4) Rising interest rates will make the debt more expensive for buyers. With today’s high multiples, buyers are using as much debt as possible on acquisitions. Over the last ten years, the limiting factor has been how much the lenders will supply. Because the debt has been almost free for the buyers, they have been borrowing as much as they are offered. But that debt is no longer “almost free.” So, buyers will now be looking at the amount of interest they think the business can pay post-acquisition and how that fits into their needs for the business’s cash to fuel growth. Of all the things happening in the world today, this is the one that will likely have the first and most significant impact on valuations. As interest rates rise, the impact on pricing will only increase.
5) Capturing total value for a business involves much more than just the headline price. While this is true in all markets, it is even more so in volatile times. One of the most significant value components beyond the price is the “net working capital” construct. It calls for the cost to fluctuate based on whether the company has more or less working capital at closing than it has traditionally carried on the books. This is an incredibly complicated part of the process, even in stable times. Still, when the environment bends and twists as it has since 2019, the process is even tougher to handle well and can have even more significant consequences on the deal’s overall value.
6) There is a great deal of static in the markets because this economic turn comes from three years of idiosyncratic bumpiness thanks to COVID, parts shortages, fear of a tax increase, etc. This is not just the roller coaster reaching the pinnacle, it’s a rolling cost that slips back and accelerates forward on the last part of the way up. This means even more unpredictability in the near term, a lessened ability to read the tea leaves in the future, and more opportunity for buyers to claim something wrong for valuation or to dismiss some event or trend that would have been good for valuation. After all, they are professional buyers, and the sellers are probably in the market for the first time. As a result, any complication (or noise) is likely advantageous to the more seasoned party.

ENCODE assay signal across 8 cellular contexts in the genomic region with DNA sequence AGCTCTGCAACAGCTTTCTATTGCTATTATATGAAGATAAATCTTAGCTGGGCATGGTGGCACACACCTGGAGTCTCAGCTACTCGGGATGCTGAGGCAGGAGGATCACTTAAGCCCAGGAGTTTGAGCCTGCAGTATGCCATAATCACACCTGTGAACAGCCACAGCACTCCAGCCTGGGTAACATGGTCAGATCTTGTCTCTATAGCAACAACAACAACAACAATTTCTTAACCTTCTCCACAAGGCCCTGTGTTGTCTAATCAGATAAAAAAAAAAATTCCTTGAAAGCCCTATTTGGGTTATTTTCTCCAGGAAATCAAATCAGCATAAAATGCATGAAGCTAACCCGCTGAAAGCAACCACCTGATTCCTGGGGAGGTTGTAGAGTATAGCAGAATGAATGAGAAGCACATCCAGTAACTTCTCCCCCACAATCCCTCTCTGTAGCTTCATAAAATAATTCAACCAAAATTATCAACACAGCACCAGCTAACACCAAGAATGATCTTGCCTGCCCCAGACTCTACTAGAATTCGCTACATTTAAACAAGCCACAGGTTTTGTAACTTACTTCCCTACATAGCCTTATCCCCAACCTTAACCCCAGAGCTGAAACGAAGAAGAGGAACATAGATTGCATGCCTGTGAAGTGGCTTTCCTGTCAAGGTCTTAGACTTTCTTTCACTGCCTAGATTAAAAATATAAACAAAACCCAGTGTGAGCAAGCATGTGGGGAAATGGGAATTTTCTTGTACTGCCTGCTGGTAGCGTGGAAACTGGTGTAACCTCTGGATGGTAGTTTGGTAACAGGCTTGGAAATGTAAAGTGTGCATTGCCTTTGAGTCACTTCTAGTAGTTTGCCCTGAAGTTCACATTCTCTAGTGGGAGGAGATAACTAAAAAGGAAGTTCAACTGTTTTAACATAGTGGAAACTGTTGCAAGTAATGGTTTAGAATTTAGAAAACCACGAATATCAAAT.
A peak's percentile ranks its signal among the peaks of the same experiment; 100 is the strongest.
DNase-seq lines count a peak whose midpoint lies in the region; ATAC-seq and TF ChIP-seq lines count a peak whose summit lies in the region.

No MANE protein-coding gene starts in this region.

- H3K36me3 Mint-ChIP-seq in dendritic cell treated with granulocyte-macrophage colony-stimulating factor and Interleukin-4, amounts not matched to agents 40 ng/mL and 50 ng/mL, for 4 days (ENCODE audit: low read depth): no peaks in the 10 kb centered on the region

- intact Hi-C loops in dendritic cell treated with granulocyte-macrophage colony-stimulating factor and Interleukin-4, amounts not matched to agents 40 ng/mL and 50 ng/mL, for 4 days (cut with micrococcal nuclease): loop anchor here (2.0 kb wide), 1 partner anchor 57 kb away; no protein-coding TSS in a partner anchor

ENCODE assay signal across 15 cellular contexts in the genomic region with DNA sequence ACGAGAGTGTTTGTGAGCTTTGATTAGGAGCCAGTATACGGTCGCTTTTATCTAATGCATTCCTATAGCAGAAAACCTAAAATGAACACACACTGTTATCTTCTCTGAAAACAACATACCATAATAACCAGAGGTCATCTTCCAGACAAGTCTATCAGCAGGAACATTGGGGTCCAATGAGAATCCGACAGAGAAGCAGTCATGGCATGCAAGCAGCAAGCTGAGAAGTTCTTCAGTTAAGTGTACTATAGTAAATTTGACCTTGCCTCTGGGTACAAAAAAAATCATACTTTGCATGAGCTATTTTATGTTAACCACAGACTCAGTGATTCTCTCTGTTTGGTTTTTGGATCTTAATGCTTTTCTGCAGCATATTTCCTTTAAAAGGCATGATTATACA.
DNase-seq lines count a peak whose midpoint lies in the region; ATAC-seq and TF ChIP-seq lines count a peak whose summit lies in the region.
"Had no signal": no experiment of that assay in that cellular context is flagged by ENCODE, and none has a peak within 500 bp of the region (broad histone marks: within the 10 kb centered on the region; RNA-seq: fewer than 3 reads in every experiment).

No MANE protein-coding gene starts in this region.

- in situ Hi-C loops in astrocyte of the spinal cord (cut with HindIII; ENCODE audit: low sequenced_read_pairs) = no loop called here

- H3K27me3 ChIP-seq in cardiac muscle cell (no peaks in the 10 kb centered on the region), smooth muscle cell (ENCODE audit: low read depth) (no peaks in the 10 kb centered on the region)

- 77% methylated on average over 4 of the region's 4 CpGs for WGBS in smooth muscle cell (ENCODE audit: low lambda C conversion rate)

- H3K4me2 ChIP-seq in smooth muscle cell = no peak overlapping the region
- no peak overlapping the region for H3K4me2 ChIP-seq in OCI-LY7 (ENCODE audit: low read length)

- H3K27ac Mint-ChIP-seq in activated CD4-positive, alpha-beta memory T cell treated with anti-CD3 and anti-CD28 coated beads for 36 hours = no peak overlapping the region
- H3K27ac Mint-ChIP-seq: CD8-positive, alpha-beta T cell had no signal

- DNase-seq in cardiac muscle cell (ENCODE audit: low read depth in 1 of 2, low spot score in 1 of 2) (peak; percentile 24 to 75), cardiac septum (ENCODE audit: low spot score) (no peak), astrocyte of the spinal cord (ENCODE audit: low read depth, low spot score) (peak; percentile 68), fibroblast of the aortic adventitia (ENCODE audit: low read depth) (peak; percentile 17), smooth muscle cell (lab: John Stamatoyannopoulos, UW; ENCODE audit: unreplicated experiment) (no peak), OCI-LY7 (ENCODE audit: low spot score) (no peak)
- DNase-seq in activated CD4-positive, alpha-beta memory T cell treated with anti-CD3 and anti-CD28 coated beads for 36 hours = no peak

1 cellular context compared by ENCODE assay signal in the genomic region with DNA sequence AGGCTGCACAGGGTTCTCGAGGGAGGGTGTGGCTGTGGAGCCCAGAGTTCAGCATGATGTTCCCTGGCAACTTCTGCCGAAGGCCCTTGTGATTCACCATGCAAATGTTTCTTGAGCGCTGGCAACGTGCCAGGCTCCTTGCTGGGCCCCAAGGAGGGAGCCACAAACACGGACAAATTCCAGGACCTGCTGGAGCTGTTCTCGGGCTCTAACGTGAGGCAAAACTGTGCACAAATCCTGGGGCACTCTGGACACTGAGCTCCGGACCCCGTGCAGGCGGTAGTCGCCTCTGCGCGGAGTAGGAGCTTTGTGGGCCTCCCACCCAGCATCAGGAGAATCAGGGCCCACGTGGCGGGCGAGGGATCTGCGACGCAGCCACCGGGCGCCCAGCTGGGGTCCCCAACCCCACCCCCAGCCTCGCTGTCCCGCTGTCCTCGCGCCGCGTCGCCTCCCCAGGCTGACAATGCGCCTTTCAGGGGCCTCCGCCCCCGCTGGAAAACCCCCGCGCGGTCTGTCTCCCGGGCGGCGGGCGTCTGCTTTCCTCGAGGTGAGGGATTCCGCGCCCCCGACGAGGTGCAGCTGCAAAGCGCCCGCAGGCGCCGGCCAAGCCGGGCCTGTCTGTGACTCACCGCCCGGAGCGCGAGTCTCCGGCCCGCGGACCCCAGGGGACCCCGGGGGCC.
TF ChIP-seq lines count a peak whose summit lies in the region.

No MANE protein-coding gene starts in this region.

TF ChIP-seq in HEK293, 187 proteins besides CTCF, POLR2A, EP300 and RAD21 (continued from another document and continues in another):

7) Buyer attitudes will swing back to normal. The current attitudes are an overreaction. While they won’t go back to pre-2021 levels any time soon, they can’t stay as skewed as they are now. So, they will get it out of their system even though more market deterioration is likely.
8) This is likely to be at least a five-year swing. While the market is not as rosy as last year, we are not yet in the depths of any drawback and, therefore, not at the bottom of the adverse market. Today is not as good as yesterday for anyone needing to sell, but it is better than tomorrow. And that will be a true statement for a few years to come.
T: +1 813 898 2350
Americas: Sam Smoot at +1 (813) 898 2350 / Smoot@BenchmarkIntl.com
Europe: Michael Lawrie at +44 (0) 161 359 4400 / Enquiries@BenchmarkIntl.com
Africa: Anthony McCardle at +27 21 300 2055 / McCardle@BenchmarkIntl.com
ABOUT BENCHMARK INTERNATIONAL
Benchmark International’s global offices provide business owners in the middle market and lower middle market with creative, value-maximizing solutions for growing and exiting their businesses. To date, Benchmark International has handled engagements in excess of $8.25B across various industries worldwide. With decades of global M&A experience, Benchmark International’s deal teams, working from 14 offices across the world, have assisted thousands of owners with achieving their personal objectives and ensuring the continued growth of their businesses.
READ MORE >>